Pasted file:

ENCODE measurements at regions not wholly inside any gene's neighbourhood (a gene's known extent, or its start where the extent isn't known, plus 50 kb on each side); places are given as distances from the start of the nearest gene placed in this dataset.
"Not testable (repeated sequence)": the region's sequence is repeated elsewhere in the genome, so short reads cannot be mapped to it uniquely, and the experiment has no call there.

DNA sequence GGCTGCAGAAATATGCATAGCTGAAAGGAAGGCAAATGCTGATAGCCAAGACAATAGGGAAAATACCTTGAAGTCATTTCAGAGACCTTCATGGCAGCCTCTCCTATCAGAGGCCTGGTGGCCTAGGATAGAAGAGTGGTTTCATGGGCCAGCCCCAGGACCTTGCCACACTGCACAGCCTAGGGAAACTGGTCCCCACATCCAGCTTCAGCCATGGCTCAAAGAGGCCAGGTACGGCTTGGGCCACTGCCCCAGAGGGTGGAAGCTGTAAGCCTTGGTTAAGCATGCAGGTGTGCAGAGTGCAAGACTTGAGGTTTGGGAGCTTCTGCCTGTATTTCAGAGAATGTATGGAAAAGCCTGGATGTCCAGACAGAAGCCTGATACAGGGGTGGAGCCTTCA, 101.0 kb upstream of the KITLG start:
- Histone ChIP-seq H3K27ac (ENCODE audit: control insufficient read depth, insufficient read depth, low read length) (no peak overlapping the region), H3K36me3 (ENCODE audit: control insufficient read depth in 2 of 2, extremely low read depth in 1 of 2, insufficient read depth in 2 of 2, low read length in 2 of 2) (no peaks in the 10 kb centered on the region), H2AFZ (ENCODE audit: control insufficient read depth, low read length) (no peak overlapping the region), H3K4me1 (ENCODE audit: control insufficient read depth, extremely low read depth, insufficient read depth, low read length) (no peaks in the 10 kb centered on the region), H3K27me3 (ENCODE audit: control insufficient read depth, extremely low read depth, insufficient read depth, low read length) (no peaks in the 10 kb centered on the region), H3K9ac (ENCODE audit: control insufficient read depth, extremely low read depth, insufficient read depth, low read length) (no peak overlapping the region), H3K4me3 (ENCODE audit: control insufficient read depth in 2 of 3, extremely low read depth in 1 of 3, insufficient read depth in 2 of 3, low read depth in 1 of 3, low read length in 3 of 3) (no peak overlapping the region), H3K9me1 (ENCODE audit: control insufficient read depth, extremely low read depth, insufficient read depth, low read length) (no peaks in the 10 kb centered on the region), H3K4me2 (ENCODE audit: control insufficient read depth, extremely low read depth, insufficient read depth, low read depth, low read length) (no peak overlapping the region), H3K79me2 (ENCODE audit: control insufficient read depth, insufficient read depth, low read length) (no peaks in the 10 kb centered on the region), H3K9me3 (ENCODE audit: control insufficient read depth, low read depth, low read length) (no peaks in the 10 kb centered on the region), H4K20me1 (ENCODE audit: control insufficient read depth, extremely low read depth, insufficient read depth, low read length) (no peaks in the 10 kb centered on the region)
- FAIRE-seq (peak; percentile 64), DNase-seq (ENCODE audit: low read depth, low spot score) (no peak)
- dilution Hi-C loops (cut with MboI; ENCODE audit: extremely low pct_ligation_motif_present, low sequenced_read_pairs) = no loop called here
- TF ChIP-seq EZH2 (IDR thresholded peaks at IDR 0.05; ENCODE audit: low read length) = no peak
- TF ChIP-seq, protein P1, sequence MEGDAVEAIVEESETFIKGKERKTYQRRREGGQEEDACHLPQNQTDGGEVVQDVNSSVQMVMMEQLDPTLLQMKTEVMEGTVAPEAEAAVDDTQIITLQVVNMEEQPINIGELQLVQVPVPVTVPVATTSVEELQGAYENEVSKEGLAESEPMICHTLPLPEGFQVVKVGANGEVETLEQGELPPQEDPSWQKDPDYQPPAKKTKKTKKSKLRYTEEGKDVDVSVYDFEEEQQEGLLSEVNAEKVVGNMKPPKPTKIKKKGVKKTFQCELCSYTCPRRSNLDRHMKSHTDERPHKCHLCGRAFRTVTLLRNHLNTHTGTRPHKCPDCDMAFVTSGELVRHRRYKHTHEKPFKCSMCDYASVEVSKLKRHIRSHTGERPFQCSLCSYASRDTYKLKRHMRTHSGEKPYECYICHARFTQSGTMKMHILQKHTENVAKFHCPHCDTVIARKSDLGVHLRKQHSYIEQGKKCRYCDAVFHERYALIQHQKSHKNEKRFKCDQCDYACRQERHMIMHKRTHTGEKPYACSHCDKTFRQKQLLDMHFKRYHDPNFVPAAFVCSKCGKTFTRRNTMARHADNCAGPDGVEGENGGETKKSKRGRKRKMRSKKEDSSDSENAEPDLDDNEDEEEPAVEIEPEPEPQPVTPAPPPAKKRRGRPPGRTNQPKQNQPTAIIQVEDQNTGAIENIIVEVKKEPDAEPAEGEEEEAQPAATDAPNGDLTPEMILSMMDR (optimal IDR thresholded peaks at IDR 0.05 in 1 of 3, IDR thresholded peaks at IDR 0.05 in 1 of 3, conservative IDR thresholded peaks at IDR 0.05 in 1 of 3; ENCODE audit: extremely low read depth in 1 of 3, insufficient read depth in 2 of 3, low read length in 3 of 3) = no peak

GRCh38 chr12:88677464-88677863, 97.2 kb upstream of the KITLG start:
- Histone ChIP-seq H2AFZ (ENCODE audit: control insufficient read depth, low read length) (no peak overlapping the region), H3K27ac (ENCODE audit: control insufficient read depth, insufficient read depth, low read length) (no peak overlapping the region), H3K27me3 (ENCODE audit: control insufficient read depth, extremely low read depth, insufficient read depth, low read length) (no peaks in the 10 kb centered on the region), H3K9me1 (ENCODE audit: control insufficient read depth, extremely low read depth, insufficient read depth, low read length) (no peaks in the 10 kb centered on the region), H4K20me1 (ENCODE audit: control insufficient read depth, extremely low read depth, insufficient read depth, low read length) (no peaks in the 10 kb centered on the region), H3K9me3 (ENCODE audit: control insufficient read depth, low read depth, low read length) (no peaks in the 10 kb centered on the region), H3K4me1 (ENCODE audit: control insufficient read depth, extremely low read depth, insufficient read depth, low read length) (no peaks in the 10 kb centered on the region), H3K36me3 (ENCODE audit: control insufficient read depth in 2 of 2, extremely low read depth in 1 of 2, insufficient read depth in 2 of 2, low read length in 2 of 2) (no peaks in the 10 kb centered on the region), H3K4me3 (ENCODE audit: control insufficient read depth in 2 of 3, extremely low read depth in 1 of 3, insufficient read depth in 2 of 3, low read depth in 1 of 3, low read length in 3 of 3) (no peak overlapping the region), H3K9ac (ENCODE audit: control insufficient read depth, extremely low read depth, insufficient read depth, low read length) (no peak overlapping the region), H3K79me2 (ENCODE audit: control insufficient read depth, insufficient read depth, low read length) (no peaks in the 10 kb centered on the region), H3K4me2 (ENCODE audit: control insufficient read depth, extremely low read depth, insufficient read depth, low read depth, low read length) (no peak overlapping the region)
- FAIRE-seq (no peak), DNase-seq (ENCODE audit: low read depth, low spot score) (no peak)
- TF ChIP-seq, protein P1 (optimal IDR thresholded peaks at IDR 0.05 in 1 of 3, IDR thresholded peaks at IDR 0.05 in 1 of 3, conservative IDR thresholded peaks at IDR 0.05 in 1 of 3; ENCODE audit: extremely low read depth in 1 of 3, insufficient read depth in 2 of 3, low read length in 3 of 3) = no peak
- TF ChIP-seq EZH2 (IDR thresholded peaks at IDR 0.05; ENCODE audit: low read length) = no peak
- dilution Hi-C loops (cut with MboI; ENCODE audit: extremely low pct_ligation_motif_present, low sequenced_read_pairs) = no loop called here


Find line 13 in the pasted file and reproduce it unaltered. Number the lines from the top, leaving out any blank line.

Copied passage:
- TF ChIP-seq EZH2 (IDR thresholded peaks at IDR 0.05; ENCODE audit: low read length) = no peak